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David Lapworth – mastermind behind the build of the original Group A and WRC Imprezas – is leading the P25 programme. Mechanics and technicians who worked on Colin’s cars back in the day are also hands-on. Even Prodrive supremo David Richards has been directly involved, regularly driving the development car on his work commute to gauge progress and offer constructive criticism. 

Typically, he hasn’t held back. Having driven home in darkness and been dismayed at the performance of standard Impreza lighting, Richards returned the next day and committed to the manufacture of new, fully E-Marked headlights and tail-lights. That’s a big investment for a run of 25 cars, but it’s evidence of Prodrive’s approach and, most pleasingly, signals that these cars have been created to be driven hard, on proper roads, in all weathers. 

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As you’d expect, the specification is straight from your wildest Gran Turismo dreams. Each P25 starts life as a two-door WRX STI. Then, in true restomod fashion, it is stripped to its bare bones until just the core body structure remains, whereupon it is restored to better-than-new condition. Most of the body panels are replaced by carbonfibre items, with only the original metal doors remaining for reasons of crash safety. Some of the panel gaps on this development car are a bit breezy, but we’re assured production P25s will boast uniform 4mm shutlines.

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Peter Stevens – legendary designer and the man responsible for the look of the original two-door Impreza WRC97 – has had a hand in the design of the P25, adding another layer of credibility and continuity. It’s a stunning machine. More sinewy than the 22B, it sits brilliantly on forged 19-inch Prodrive-designed rims (some 2 inches bigger than the 22B’s), respectfully and refreshingly finished in silver-grey rather than default gold. Wrapped in 235/35 Bridgestone Potenza Sport tyres, it looks every inch the tarmac weapon.

If you’re familiar with Imprezas, or indeed any Japanese performance car from the ’90s and ’00s, you’ll be pleasantly surprised by the look, feel and execution of the P25’s interior. Handled by Callum (Ian Callum’s design and engineering consultancy) it feels suitably upgraded, with swathes of flawless double-stitched Alcantara upholstery and silky satin-finished carbon in place of the standard car’s exposed plastics. There’s even a decent hi-fi with integrated satnav and CarPlay. Despite the obvious improvements, it remains sympathetic to the simple, unpretentious style of the original car.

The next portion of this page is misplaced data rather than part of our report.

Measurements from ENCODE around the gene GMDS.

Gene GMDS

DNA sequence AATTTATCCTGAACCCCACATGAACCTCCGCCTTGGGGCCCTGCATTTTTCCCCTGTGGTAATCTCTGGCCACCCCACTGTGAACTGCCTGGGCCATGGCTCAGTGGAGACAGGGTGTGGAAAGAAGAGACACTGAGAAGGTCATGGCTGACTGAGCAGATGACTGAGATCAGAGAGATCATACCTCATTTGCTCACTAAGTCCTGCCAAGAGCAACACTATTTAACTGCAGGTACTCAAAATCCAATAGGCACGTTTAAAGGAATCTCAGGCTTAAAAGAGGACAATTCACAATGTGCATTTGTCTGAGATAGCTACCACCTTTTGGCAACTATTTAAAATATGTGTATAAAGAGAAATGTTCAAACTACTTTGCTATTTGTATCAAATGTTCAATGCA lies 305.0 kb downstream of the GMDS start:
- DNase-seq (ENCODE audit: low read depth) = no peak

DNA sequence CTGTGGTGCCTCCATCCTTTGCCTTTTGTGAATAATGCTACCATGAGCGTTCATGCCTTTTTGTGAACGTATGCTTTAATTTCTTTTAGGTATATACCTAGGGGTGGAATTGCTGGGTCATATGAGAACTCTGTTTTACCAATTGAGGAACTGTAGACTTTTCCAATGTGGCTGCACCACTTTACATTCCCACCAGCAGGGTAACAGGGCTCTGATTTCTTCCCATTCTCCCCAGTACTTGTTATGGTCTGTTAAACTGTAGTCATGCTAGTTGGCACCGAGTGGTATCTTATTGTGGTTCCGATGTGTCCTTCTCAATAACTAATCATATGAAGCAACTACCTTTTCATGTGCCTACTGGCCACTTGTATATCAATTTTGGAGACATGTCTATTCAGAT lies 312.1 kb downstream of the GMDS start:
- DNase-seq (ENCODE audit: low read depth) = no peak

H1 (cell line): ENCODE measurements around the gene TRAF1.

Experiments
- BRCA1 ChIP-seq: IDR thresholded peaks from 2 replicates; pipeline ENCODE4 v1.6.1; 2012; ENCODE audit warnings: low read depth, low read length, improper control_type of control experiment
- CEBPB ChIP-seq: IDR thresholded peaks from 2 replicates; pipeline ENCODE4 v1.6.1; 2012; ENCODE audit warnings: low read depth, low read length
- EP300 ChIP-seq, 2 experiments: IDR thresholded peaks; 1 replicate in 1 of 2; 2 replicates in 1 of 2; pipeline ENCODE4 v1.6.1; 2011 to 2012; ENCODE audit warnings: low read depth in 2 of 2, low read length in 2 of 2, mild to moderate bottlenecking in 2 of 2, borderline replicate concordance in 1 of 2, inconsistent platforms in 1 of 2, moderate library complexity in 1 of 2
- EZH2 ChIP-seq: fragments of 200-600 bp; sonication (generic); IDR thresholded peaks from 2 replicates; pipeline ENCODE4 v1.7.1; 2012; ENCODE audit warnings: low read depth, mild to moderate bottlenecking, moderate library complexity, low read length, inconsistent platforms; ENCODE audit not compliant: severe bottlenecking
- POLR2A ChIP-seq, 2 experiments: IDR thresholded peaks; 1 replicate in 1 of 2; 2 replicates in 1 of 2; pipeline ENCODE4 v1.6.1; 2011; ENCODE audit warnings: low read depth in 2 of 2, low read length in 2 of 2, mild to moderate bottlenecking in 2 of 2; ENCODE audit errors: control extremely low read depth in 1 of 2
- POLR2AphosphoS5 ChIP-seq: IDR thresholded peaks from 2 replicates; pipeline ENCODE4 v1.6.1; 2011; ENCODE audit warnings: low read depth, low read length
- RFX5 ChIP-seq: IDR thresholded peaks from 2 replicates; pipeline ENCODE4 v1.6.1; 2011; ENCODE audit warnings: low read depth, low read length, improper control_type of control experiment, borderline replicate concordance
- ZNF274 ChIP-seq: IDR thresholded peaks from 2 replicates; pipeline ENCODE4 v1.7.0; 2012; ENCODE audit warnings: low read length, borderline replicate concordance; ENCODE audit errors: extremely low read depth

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The undoubted highlight of the interior is the steering wheel and the large, crescent-shaped paddleshifter. The wheel really is an absolute delight. Devoid of switches and perfectly round (no awkward facets or squared-off bottom here) it feels perfect in your hands. The shifter is pure WRC, its fixed position and push-pull operation (push for downshifts, pull for upshifts) offering foolproof rally-style gearchanges.

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That plain and simple steering wheel is indicative of an almost entirely analogue car. I can’t remember the last time I drove a new car with hydraulic power steering, let alone one also featuring passive, manually adjustable dampers, a non-synchromesh gearbox, no ESC or TC and stripped of servo assistance for the brakes. It sounds laughably low-tech and anachronistic, but if you’re fed up with toggling through myriad dynamic modes and generally ill at ease with the sometimes contrived and exaggerated responses these modes can deliver, the P25 is the antidote old-school purists such as myself have been yearning for. In a world where contemporary high-performance cars are defined by an increasingly digitised driving experience, it feels like coming home.